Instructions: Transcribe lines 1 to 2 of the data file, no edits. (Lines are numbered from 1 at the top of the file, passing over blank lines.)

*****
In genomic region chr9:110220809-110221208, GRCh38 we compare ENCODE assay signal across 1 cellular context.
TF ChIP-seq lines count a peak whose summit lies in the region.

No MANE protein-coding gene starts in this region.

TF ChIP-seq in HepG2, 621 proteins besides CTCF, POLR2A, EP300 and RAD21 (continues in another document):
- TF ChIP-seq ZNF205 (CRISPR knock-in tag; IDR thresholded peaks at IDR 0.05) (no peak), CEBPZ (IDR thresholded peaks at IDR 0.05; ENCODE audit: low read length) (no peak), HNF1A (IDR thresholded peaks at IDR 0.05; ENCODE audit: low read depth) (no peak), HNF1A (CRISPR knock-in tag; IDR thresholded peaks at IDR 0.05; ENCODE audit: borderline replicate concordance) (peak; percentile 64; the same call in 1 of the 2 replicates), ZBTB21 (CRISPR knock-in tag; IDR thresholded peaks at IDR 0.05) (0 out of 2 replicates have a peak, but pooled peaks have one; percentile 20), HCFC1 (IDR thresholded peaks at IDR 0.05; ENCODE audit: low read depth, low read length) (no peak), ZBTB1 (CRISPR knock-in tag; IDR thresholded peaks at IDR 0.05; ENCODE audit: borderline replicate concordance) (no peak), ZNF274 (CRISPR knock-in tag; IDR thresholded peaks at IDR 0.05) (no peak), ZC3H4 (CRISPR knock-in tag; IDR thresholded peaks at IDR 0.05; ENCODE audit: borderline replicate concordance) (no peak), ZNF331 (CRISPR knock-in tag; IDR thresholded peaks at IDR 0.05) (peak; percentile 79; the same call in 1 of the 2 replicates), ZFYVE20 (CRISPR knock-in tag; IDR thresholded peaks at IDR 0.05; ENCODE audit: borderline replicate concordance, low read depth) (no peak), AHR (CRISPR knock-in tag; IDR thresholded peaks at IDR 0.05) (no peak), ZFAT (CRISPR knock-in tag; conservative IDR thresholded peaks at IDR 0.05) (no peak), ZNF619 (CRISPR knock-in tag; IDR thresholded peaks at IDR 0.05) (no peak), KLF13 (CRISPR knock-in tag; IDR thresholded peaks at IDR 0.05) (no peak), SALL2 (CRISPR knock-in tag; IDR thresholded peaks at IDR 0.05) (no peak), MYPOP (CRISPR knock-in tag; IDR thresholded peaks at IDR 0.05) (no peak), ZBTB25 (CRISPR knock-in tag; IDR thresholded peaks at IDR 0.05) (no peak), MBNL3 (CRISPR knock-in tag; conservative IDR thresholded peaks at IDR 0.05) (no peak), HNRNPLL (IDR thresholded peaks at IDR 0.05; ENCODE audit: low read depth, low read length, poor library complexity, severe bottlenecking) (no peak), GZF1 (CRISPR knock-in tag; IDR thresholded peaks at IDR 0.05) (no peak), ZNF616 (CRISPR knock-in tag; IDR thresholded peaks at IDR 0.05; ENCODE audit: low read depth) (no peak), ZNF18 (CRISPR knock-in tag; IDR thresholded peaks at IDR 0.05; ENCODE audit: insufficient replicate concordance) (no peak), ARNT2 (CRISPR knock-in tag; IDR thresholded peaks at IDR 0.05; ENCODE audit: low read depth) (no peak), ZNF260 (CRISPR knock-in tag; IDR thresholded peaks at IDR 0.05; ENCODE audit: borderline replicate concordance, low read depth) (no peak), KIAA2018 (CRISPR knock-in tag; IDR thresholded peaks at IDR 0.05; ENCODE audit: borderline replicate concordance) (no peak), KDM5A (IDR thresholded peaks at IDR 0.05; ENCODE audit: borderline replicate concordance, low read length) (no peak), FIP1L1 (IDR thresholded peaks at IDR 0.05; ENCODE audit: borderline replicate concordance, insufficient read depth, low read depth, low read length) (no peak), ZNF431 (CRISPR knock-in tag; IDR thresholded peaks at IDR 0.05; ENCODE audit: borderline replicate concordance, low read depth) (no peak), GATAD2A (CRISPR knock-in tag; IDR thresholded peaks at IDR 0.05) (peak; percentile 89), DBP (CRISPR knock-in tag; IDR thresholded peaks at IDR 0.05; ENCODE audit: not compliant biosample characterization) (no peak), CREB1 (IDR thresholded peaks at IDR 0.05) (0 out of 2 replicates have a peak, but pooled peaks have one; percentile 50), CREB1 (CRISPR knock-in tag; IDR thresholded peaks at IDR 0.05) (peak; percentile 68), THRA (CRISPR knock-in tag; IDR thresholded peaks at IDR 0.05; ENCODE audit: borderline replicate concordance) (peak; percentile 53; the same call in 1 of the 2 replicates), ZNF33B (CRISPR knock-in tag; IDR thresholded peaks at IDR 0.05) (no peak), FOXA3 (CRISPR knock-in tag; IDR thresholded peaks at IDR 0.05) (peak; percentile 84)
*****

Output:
In genomic region chr9:110220809-110221208, GRCh38 we compare ENCODE assay signal across 1 cellular context.
TF ChIP-seq lines count a peak whose summit lies in the region.